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2/22nd Infantry Battalion and the 39th Infantry Battalion
Nagambie 27 May 1905
Daisy Owen, his wife. He was the son of William and Ida Owen of Nagambie.
8 July 1940 at Caulfield
Moonie Ponds formerly Leongatha
Bank Officer with the State Savings Bank of Victoria
29 July 1942 aged 37 at Kokoda Papua New Guinea
He is buried at Port Moresby Bomana War Cemetery Papua New Guinea.
Bill Owen lived and worked in Leongatha for many years before WW11. He was an officer in the local militia and very well respected in the area.
Bill Owen was a bank officer at the State Savings Bank living in Leongatha when he became a member of
the local 22nd Militia Battalion in the 1930s rising to the rank of captain. After war was declared he enlisted
at Caulfield on 8 July 1940, his location was given as Moonie Ponds. He had recently moved there from
Bill was placed in the new 2/22nd Battalion and made commanding officer of A Company. Many local Leongatha men were also placed in A Company.
Following his escape from Rabaul Bill returned to Victoria to recuperate after months surviving in the jungle. He was promoted to Lt Colonel and transferred to the 39th Battalion. In June 1942, after the 39th Battalion had arrived in New Guinea, the battalion was strengthened with the addition of 16 officers from the 2nd AIF, including a new commanding officer, Lieutenant Colonel Bill Owen. When Bill Owen went to New Guinea in July he had hardly recovered from his ordeal with the 2/22nd Battalion following the fall of Rabaul.
In June 1942, as the military situation deteriorated further, the battalion received orders to move up to the Kokoda Track in order to block any potential move south by the Japanese. This force composing of 39th Battalion and the Papuan Infantry Battalion arrived at Kokoda on 15 July. The first contact occurred on 23 July. Fighting continued with the Japanese pushing on and the Australians preventing them. On the evening of 29 July the Japanese attacked the main position at Kokoda. The 80 men from 'B' Company left at that time only had small arms and a few light machine guns, they were no match for the assaulting Japanese.
Sadly, Bill Owen was killed on 29 July 1942 on the Kokoda Track, aged 37 years. He was taking part in close fighting with the Japanese in a forward position and was struck while throwing grenades.
On 23 November 1944 Lt Col Owen was posthumously awarded an American Distinguished Service Cross (DSC) for gallant and distinguished service in the South West Pacific area. He was the first Australian to receive this award.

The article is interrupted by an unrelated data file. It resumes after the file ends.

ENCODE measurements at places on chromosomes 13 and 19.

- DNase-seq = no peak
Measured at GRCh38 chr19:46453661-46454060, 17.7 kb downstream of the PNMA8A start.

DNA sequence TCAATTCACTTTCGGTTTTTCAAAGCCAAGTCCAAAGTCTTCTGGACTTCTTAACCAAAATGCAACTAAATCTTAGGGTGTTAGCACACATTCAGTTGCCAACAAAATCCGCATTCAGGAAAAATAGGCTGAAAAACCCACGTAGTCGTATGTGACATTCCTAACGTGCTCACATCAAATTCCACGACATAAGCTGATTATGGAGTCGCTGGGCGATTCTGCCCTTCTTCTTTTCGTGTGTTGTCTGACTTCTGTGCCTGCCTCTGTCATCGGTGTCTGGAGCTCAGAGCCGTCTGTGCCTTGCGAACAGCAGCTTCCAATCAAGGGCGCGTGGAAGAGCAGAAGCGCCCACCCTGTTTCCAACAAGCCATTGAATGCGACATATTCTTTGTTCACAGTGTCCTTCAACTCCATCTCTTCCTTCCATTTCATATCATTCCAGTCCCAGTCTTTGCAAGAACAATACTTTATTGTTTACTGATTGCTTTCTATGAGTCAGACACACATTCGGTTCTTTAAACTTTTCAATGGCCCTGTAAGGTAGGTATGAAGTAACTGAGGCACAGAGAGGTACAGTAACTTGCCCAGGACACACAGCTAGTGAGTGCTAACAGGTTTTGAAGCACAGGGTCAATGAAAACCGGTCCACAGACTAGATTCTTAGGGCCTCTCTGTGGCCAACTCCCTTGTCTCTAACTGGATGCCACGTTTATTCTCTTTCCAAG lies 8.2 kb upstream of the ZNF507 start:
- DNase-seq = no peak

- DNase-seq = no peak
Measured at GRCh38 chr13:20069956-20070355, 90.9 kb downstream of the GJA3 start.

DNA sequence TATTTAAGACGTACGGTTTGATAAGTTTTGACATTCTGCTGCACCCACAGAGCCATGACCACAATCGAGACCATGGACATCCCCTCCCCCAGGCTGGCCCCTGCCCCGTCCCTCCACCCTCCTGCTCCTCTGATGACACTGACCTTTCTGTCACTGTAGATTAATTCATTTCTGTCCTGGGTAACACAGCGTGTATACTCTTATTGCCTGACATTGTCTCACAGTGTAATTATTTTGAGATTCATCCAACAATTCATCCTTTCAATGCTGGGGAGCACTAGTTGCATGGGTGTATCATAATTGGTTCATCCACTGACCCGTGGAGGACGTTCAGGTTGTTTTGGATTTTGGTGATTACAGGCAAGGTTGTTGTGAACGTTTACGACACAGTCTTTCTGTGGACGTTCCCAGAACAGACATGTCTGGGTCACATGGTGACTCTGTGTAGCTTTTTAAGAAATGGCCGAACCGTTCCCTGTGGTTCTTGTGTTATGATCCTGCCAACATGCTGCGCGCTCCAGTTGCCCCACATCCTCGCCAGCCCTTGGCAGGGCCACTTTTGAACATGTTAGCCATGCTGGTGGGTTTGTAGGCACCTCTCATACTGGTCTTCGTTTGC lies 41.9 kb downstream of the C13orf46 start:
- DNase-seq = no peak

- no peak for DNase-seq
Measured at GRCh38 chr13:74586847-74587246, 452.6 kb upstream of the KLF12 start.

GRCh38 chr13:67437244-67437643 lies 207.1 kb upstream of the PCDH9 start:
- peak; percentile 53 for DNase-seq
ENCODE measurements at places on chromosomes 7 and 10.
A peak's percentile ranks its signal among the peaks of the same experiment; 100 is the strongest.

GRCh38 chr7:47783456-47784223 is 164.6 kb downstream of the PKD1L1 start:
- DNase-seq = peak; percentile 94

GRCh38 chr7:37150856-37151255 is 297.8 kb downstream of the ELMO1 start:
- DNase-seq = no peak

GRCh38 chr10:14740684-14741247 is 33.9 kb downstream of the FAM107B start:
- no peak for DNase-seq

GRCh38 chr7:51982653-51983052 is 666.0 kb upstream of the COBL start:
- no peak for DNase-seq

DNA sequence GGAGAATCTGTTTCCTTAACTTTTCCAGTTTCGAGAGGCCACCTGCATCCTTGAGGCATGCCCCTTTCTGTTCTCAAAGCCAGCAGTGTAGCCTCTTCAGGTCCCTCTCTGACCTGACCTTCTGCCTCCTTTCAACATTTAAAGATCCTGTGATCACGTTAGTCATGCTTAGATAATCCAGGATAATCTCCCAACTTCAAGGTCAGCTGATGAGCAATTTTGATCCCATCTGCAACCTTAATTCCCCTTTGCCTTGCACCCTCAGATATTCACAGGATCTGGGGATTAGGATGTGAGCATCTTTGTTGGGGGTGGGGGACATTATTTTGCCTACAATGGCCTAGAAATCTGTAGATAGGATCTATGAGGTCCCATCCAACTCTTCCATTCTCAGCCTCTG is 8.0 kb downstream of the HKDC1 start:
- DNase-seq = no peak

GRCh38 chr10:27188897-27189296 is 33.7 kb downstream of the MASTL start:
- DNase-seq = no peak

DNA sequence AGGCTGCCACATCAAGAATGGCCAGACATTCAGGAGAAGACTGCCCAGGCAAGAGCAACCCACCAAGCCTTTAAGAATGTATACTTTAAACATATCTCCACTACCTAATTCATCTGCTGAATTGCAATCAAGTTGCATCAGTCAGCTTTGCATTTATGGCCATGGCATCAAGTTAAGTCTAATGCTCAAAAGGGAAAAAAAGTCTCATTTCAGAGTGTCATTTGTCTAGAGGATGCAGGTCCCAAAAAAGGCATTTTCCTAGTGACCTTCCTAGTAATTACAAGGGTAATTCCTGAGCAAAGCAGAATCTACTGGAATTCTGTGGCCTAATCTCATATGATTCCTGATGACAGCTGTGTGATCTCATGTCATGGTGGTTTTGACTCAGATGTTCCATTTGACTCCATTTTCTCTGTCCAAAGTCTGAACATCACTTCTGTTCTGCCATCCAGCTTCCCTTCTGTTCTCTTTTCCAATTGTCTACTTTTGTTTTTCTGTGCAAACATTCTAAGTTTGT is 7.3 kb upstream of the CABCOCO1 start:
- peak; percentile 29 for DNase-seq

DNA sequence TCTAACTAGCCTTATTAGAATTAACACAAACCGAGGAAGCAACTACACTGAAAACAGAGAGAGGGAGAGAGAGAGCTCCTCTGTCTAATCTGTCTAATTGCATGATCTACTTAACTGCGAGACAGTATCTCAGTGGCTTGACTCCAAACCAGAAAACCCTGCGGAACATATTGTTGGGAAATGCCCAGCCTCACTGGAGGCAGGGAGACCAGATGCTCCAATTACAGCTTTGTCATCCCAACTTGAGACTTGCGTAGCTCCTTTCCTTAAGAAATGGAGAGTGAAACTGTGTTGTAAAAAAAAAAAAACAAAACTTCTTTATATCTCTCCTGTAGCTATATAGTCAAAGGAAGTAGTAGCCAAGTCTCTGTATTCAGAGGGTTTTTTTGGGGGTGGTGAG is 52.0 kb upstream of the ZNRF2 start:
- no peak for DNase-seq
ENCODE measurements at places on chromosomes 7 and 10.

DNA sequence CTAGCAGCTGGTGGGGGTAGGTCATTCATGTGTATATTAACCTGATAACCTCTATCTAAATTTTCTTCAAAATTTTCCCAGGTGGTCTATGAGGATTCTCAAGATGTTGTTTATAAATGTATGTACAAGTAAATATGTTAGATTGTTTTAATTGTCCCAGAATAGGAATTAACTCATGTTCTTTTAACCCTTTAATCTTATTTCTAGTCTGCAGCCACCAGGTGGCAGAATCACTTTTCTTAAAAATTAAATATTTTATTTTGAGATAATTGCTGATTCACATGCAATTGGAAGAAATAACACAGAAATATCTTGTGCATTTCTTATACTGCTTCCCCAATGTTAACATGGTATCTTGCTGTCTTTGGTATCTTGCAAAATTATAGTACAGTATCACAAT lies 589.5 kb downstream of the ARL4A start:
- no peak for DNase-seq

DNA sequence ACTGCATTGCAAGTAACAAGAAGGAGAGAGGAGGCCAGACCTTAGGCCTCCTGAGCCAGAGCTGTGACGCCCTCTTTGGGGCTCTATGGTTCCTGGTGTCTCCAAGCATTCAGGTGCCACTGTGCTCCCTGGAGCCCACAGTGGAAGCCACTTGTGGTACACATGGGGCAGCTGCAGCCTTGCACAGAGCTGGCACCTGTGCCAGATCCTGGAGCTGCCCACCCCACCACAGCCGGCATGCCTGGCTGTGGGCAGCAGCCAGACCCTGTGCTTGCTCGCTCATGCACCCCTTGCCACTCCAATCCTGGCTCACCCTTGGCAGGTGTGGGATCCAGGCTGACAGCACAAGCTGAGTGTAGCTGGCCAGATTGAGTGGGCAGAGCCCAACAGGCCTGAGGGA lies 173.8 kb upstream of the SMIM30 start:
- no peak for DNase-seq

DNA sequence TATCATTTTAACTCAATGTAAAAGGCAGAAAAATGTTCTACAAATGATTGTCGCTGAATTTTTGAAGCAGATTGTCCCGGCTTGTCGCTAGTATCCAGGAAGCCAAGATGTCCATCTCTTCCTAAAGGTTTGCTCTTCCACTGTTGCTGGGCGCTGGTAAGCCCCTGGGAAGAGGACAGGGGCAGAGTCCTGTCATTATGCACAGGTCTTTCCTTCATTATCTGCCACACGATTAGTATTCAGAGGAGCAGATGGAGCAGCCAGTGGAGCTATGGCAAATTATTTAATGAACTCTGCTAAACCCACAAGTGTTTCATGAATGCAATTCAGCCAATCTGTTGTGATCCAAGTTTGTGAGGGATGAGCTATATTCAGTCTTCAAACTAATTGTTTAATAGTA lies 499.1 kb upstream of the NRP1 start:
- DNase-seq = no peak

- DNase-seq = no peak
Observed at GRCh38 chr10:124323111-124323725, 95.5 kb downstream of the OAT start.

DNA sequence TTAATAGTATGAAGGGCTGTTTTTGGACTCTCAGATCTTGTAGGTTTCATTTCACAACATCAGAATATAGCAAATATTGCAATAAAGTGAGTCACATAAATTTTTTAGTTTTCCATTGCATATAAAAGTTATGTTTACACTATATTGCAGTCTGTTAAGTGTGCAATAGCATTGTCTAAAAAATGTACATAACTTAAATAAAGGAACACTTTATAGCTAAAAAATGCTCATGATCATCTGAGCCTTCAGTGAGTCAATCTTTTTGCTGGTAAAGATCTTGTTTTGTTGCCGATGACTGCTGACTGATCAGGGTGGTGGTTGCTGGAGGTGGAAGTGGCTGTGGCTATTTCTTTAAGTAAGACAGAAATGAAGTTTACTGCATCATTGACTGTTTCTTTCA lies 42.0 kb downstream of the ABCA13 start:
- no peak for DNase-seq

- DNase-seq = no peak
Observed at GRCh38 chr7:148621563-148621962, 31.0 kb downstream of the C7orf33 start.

The following report was published in The Argus on 3 June 1943.
1942, the late Lt-Col W. T. Owen, a Victorian member of the AIF, was awarded the American Distinguished Service Cross'the first Australian to receive this award.
The DSC was also awarded to the late Lieutenant Ian Walker, another Victorian,
for extraordinary heroism in action near Buna, on December 5, 1942.
At 4th GHQ this afternoon Col Frank L. Burns, US commanding officer in this base area, will present the medals to Mrs. Owen, wife of the late Lt-Col Owen, and to Mrs. Walker, mother of the late Lieutenant Walker. The citation accompanying Lt-Col Owen's award states that while commanding an infantry battalion which was opposing the enemy advance, and although facing far superior numbers of enemy troops, he directed his men so effectively that the enemy suffered heavy losses, and their advance was considerably delayed. His courageous and inspiring personal example was in great measure responsible for this vigorous opposition to the enemy attack. Lt-Col Owen was seriously wounded in this action and later died of wounds. His action saved guns and ammunition during an attack on strongly held enemy positions in which a Bren gun-carrier section was put out of action Lieut Walker went forward under heavy enemy fire to the disabled carriers, located about halfway between the enemy and our lines, to remove guns and ammunition from them. After removing the guns and ammunition from the first 3 carriers he ordered nearby gunners to keep up their fire, and told the enlisted man who had accompanied him to return to our lines. Then, armed with a sub-machinegun, he went forward under heavy enemy fire in an attempt to save the guns and ammunition from a fourth carrier, but was mortally wounded. He died shortly after returning to our lines.
His name is on the Leongatha Memorial, his photograph is on display at the Leongatha RSL and he has a street named in his honour in Leongatha.
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